So a month passed between her death and the memorial service, and because of that it really didn't hit me until we had everyone together and were all talking about her, you know? Her last remaining brother came up from TX with his family and I had forgotten how much he looks like her--it knocked the wind out of me, actually, because you think you won't see those features again, and then there they are, on someone else, that twinkle and goodwill shining out from brown eyes instead of blue. I also had to sing two pieces in the middle of the service, and that was as hard as you might expect, but we chose them carefully--nothing with so many difficult emotional associations that you can hardly get through it in the best of times, for example--and placed them carefully, before most of the eulogizing. And I don't know what happened--it's not professionalism or anything like that--I can only call it grace because when it was time to stand up and sing and be a conduit for what everyone else was feeling, I just did it, without shutting myself off from the proceedings (this is one way to get through singing at funerals) and without breaking down myself, despite breakdowns before and after the singing.
There was one somewhat uncanny experience that I really couldn't talk about until I was done singing, and I honestly don't know if I've said anything about it yet. One of the songs we chose, Roger Quilter's setting of "Weep You No More, Sad Fountains," was ideal because I hadn't performed it before--so it came with no specific emotional baggage for me--but it was evidently something G had sung quite a lot throughout her career, with R at the piano. R has been my pianist for 15 years now, and we work together much the same way that she worked with G: by listening to each other in the moment, rather than discussing and dissecting and planning out how a thing is going to go. It's good musical chemistry, is what it is.
Anyway, all this is to say that R knew how G used to sing this piece, and so the first time we went through it in rehearsal, I was hearing and feeling in R's playing the old grooves that come from practice and repeat performances with the same person: the flex of the musical line, the subtle shifts in tempo and dynamics, the phrasing were all just as G used to do them. I knew this and could hear it plainly even though we didn't discuss it. And so as I was singing it was as though I had learned the piece from G, or had been coached on it in her studio, or really that she was singing it with my voice, and I had to get a grip right quick and not think about it, or find a way to let go of it so I could let it happen and not be overwhelmed by it. It was a weird experience that repeated itself when it was time to sing in the service too. It was stranger, and more difficult, than singing the other piece--which I did study with G, which was commissioned by her and written for her and dedicated to her and premiered by her, and therefore full of associations of our work together and her singing career.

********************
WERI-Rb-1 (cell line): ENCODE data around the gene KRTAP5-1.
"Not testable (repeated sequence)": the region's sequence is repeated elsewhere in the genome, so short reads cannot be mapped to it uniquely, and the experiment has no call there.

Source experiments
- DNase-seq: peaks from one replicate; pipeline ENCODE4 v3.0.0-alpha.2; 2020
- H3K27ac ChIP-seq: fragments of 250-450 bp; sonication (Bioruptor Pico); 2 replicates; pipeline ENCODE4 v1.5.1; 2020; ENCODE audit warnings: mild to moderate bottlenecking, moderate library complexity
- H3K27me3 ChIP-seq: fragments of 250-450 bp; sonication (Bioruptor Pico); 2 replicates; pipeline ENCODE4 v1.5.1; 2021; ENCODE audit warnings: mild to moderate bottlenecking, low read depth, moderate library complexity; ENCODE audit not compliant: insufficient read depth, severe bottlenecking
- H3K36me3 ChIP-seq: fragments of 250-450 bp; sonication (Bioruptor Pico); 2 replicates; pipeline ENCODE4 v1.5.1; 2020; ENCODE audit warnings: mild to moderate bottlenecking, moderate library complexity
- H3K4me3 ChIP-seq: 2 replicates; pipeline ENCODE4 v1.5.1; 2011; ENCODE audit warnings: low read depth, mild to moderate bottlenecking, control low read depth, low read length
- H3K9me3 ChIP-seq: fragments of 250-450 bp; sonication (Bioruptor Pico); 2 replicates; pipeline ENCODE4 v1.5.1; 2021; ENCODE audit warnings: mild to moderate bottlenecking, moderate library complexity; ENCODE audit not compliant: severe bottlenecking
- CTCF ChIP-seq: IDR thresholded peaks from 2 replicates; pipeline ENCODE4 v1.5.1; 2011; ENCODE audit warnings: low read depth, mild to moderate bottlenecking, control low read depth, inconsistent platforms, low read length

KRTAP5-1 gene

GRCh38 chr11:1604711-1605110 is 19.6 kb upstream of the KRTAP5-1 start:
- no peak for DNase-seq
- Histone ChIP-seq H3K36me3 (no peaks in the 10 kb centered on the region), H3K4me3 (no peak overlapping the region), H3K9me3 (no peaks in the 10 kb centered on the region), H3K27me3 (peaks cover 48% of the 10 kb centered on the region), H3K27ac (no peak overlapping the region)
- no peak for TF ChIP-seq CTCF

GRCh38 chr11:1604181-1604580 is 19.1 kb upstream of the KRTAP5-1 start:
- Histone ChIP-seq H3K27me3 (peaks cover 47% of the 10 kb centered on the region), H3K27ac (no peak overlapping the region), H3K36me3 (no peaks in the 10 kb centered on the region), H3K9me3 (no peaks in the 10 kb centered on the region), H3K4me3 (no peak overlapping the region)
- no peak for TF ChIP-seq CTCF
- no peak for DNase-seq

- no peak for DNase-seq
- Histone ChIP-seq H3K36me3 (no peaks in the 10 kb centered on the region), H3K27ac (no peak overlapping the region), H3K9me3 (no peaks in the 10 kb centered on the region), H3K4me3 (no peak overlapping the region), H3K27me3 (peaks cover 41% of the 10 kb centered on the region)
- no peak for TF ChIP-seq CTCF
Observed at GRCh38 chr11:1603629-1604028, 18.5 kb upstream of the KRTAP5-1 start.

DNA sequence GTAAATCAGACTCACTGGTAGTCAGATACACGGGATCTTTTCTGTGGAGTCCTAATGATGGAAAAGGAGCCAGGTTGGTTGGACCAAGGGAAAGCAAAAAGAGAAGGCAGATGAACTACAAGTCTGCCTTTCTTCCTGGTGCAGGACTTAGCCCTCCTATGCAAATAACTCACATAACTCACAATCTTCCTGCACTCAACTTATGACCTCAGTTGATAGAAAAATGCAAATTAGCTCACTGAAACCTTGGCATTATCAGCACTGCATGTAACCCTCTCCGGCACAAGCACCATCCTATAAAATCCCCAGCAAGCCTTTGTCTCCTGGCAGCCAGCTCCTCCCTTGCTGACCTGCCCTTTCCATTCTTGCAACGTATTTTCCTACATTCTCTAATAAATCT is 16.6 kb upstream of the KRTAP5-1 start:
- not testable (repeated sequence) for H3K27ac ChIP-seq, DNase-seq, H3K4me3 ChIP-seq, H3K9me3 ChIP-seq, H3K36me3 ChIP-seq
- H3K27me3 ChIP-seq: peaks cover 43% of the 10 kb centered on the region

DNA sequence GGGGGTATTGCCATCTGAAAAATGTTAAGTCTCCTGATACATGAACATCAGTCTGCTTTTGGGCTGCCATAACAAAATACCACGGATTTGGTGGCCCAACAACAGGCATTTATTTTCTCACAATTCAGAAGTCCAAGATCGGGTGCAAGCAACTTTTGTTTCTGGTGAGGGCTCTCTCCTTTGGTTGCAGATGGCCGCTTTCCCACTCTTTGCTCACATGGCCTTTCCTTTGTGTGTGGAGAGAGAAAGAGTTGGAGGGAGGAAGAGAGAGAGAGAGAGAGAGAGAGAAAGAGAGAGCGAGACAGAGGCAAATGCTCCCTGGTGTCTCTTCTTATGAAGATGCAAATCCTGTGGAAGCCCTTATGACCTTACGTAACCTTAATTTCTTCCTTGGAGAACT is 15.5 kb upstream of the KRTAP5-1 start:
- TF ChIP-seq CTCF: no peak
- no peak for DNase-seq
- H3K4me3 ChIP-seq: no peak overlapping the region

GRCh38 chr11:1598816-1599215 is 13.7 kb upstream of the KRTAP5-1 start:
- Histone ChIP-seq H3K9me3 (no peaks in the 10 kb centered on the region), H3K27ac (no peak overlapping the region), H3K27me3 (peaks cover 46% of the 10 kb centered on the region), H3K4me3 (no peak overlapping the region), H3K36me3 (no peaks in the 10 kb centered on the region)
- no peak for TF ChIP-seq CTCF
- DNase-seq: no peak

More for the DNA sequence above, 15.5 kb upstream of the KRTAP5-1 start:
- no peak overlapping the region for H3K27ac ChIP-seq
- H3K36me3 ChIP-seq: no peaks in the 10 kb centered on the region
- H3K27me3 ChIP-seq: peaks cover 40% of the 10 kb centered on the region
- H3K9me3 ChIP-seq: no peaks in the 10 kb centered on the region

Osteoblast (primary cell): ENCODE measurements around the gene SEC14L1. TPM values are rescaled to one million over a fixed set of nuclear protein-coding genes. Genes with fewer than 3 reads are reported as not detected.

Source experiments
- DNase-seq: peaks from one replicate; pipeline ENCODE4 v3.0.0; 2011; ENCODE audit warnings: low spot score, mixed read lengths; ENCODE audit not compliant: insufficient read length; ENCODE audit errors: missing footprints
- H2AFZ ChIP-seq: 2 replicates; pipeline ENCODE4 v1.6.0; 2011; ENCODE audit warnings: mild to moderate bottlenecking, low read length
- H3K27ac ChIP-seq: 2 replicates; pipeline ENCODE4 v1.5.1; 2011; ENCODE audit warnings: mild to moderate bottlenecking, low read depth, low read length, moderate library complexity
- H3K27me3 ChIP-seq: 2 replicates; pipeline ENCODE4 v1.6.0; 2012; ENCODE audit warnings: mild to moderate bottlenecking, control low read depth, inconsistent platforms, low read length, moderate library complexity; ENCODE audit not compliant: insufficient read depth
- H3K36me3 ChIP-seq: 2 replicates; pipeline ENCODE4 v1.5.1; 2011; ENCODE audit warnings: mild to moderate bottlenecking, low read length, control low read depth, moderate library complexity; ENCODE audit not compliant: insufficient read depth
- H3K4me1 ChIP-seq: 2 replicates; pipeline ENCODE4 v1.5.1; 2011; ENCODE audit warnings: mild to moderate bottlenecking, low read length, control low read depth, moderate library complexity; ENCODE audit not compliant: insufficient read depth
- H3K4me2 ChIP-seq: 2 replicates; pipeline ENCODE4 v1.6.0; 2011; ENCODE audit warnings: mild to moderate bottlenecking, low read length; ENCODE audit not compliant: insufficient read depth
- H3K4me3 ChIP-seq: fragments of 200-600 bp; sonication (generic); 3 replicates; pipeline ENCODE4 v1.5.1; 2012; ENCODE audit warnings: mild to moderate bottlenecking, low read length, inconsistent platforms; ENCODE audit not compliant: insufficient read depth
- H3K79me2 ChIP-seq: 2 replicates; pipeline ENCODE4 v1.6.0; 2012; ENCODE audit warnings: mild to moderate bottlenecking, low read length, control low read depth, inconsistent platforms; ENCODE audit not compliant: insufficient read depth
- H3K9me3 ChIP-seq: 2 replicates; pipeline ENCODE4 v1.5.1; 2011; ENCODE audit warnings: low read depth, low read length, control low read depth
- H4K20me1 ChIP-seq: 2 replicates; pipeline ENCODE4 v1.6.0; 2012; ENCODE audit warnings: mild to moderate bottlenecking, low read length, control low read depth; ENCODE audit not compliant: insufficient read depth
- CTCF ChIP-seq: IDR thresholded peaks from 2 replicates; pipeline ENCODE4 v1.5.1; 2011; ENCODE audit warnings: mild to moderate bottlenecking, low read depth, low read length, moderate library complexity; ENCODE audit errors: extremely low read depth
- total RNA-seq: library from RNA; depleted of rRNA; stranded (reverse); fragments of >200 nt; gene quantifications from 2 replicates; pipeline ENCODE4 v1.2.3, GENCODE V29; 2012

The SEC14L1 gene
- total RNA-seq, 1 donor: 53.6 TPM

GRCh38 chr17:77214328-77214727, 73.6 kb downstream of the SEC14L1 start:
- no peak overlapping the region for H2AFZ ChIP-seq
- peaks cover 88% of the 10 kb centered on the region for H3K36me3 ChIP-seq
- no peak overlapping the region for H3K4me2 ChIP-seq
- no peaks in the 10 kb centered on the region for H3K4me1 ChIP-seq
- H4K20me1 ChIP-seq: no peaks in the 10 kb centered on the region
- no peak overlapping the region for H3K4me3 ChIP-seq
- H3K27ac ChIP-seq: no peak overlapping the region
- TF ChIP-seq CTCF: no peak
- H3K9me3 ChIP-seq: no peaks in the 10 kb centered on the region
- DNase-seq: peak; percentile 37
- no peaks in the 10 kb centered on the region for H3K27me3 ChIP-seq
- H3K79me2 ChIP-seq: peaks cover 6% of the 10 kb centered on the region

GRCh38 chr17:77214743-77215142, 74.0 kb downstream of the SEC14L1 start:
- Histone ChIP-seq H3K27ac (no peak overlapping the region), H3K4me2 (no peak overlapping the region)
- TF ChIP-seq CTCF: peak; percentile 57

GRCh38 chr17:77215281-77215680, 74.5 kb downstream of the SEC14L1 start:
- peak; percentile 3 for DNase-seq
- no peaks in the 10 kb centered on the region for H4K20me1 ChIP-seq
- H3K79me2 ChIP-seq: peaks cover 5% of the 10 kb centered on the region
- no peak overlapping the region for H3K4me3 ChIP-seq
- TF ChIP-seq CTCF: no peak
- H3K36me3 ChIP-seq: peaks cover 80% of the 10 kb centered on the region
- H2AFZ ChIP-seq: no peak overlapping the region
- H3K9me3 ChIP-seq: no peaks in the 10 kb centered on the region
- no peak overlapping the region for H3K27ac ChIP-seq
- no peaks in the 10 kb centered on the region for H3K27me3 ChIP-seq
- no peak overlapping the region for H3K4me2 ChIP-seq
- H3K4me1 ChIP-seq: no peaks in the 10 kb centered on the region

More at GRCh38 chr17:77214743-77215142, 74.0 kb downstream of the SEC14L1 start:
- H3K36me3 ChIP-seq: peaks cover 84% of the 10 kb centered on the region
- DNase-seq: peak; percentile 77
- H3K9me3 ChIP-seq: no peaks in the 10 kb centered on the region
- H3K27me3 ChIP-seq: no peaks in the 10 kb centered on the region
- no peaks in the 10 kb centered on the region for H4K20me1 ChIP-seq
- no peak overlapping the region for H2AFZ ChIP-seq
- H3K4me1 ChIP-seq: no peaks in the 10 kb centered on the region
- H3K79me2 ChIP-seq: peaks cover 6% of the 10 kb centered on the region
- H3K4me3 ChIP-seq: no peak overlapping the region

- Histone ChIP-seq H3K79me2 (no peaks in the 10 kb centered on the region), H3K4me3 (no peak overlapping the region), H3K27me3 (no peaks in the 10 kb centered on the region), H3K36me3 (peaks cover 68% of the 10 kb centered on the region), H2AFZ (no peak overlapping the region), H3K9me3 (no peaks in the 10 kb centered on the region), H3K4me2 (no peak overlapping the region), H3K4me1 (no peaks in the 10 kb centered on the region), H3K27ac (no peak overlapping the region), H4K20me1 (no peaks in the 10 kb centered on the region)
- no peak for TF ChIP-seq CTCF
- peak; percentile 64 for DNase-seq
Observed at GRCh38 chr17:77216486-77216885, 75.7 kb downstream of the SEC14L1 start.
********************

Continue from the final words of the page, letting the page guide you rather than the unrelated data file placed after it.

Well. There's a lot more I could say about our relationship, but suffice it to say that it was one of the most important ones of my life. I am so relieved that she is not suffering anymore, but it's no wonder I've still got a grief hangover.
She was an incredible singer who had already stopped singing by the time I met her (thanks to her first cancer diagnosis and treatment). You can hear some of what made her so remarkable on spotify, though it's just a tiny representation of the breadth of her career, and of her talent.